Crude Awakening

I took a couple of hours last night when I should have been working and instead watched Crude Awakening: The Oil Crash, part of The Sundance Channel project, “The Green.” The documentary provides a solid overview of a topic that I believe is going to be the next global warming, both in terms of the far-reaching effects and also in how ineffectually we deal with them. Like global warming, the idea of peak oil–that at some point demand will outstrip supply, that there is a tipping point beyond which we can no longer rely on oil as the central engine of our economy–has been around for years. In fact, no doubt through the efforts of various lobbies and think tanks, it’s developed somewhat of the same patina as global warming: you almost have to be a crackpot to believe in it. The weird thing is, it’s not a theory–no belief is required. The idea that a finite resource with unchecked demand will at some point become scarce and expensive is, in addition to being day one of Economics 101, just a logical fact. The only question is when. A significant portion of the movie is spent on this, and by all accounts it’s going to happen for sure within the next hundred years, most likely in the next 50, and quite possibly in the next 20. We’re already feeling the effects today, despite serious continuing efforts on the part of the oil industry (of which the U.S. government is currently a business unit) to shield us from this reality.

I’ve blogged about peak oil in the past, and what continues to fascinate me about the prospect is that it truly represents an inversion of what we in America have come to think of as the way of the world. We believe that (and I say this because we certainly act as if) we can grow and innovate our way out of anything. This is another tautology (like the fact that a limited resource eventually runs out): capitalism demands growth. As we define it, capitalism is growth. The way to solve any problem is to work harder, make more, “leverage” our resources, get bigger, achieve economies of scale, and so on. This is what we believe. And we also tend to believe that we’ve accomplished this for the last 100 years purely through ingenuity and the sweat off our brows. In fact what we’ve been doing is living like global trust-fund kids–cashing in an inheritance to buy lots of pretty toys, have some exciting adventures, and generally engage in a whole lot of showy, meaningless, masturbatory games (a.k.a. Western culture). That inheritance, the dead relative writing all the checks, is oil. That oil represents the captured and condensed energy of thousands of years of solar radiation and millions of years of tectonic activity. That oil is not replaceable, not literally in terms of the hydrocarbons themselves, nor theoretically in terms of the energy they provide.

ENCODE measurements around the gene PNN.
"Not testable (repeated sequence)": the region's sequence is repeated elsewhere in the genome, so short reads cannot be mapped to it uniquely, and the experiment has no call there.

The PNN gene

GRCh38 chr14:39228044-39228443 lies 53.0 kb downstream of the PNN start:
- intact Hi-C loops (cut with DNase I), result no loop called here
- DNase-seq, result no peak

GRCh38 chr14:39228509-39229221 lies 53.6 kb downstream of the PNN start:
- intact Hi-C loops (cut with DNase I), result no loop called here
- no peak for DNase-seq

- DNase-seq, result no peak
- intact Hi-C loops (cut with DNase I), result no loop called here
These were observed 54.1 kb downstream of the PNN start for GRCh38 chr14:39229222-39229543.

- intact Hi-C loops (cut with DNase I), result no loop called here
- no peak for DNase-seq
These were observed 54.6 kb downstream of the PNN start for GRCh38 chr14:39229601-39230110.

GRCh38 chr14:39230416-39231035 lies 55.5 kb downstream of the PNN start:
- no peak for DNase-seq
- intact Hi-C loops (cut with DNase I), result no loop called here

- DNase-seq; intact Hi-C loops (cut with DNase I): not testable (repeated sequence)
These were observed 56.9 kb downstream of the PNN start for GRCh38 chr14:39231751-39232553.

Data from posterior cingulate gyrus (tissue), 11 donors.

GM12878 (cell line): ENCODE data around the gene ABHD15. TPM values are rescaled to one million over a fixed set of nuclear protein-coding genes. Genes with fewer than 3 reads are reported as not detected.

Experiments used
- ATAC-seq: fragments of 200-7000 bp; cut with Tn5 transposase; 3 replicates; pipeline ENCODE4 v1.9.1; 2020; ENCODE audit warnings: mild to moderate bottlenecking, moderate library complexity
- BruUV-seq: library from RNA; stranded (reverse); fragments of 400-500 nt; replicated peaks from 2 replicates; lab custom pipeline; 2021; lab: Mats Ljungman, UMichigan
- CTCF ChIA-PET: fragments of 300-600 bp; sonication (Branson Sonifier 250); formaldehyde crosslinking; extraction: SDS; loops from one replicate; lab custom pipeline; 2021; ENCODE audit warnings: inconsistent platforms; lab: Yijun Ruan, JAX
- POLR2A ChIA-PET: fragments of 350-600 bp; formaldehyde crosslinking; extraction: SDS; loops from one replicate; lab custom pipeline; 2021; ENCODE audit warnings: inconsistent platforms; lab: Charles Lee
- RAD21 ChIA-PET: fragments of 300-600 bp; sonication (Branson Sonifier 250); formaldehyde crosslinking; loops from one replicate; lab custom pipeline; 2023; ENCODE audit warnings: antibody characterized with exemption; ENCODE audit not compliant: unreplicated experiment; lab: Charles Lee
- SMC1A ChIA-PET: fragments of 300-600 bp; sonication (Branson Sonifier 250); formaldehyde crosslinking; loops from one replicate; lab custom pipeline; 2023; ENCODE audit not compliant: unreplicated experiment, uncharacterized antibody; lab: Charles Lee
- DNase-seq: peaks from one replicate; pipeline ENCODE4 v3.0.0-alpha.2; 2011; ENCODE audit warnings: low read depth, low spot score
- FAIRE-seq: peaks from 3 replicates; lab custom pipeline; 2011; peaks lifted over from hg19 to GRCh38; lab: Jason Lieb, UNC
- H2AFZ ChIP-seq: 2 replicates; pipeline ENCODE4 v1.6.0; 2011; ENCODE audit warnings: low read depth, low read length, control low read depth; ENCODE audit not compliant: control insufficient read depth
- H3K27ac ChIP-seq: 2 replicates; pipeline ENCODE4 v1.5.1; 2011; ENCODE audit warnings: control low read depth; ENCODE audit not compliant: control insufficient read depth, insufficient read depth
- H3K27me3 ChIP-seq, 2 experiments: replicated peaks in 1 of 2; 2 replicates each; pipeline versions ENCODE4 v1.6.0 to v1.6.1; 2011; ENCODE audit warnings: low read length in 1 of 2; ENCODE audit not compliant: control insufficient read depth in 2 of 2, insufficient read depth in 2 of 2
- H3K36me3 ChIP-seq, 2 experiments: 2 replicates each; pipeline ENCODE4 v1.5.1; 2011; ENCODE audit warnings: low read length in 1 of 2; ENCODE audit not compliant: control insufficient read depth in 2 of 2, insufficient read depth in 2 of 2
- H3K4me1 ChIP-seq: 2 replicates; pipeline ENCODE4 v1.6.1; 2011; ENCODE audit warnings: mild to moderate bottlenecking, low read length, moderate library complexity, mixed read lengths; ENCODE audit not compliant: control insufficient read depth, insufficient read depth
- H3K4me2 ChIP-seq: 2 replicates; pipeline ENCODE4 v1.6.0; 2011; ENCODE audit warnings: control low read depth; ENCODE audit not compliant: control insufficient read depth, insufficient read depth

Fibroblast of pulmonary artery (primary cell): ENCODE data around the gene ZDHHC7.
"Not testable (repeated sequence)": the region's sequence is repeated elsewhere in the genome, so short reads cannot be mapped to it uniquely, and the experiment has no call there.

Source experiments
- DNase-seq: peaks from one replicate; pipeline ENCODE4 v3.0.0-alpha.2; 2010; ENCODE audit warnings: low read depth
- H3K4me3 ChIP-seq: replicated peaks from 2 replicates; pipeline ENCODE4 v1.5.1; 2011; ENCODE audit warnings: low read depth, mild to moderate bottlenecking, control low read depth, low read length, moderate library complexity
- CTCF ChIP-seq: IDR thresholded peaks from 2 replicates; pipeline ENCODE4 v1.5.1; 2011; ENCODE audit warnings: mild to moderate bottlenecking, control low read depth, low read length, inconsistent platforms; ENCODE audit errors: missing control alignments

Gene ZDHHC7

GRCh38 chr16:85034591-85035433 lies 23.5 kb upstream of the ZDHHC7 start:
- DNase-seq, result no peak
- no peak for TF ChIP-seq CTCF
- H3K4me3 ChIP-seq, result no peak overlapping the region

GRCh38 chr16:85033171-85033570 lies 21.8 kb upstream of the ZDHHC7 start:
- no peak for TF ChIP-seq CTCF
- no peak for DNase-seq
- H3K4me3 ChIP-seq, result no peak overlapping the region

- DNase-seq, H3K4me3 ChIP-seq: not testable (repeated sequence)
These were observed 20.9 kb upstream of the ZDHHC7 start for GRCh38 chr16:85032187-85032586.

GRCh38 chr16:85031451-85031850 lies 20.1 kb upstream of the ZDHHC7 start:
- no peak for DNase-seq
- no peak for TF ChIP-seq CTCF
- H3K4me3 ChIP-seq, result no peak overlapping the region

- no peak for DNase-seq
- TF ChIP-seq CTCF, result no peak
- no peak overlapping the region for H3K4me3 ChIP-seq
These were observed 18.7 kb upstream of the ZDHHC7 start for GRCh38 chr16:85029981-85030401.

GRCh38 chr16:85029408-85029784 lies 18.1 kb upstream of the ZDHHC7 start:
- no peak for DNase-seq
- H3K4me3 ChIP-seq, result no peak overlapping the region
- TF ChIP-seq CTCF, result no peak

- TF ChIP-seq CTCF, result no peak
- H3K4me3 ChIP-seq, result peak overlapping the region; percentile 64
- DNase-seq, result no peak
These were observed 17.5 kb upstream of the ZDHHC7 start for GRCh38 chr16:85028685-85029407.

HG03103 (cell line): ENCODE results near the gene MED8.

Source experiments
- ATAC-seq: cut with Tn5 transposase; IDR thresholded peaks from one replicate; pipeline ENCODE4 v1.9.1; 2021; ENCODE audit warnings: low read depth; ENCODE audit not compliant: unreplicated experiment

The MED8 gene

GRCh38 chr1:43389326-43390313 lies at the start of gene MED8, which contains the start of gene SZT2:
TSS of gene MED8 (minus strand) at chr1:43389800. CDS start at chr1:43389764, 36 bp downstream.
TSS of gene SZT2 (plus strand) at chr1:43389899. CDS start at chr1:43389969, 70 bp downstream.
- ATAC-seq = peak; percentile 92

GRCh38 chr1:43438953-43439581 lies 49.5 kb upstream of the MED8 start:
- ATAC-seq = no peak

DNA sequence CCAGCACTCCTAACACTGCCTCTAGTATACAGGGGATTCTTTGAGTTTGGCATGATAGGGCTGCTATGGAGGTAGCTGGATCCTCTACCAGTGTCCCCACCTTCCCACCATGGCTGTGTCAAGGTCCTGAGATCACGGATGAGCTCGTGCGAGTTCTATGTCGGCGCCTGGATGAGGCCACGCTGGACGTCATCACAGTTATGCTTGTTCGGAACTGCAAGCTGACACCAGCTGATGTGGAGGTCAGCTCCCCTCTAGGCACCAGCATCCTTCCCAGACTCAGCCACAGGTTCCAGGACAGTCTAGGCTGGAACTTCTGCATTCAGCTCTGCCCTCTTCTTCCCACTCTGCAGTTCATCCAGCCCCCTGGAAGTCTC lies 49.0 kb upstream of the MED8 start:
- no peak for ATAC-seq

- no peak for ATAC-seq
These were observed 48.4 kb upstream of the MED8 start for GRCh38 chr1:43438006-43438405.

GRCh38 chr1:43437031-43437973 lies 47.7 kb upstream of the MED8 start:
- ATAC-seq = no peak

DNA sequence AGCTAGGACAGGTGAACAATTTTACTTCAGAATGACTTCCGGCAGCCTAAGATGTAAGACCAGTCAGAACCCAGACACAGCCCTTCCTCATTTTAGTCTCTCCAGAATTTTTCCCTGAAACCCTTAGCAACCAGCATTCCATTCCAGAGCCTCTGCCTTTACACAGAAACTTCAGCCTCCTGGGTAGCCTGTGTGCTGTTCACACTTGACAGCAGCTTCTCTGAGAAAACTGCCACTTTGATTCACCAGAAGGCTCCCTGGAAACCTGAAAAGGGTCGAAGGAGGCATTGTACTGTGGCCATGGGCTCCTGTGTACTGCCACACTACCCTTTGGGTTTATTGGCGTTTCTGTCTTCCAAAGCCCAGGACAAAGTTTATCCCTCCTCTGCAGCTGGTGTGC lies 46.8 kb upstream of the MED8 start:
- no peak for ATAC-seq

I had the opportunity to bring this idea up to a real live futurist a couple of years ago. I managed to catch Bruce Sterling’s attention at the SXSW closing party, and I asked him if the “oil problem” wouldn’t begin to sort itself out after peak oil. I figured a guy who so often talks about radical change would be interested in what would happen in a world where oil prices started hitting the steep part of the hyperbola (in case the image doesn’t come quickly to mind, the hyperbola is the curve that never comes back down). He wouldn’t take the bait. So maybe even bright greens don’t want to talk about peak oil. Certainly $300/barrel crude is going to cut into the fun of building fabjects out of quick-curing polymers.

The movie throws around some interesting, if dodgy, statistics. By far the most optimistic one is the idea that we could cover half the state of California with solar panels to provide for the current energy demands of the United States. Sounds ridiculous at first, but if you think about it, this is within an order of magnitude of the total coverage of pavement in the U.S. So if the solar energy industry grew (hey, look, we can grow our way out of this one too!) to just the size of the paving industry, we might be okay. That’s an over-simplification, of course, but it’s at least a scale we can deal with. But how long have we been laying down pavement? And unfortunately solar panels, like pavement, require a lot of petroleum to make. Crap. As the movie points out, if we tried to replace oil with the only other high-density energy source we have at the moment–nuclear fission–all the known nuclear fuel deposits would be depleted in about 20 years at current rates of growth and consumption. Double crap.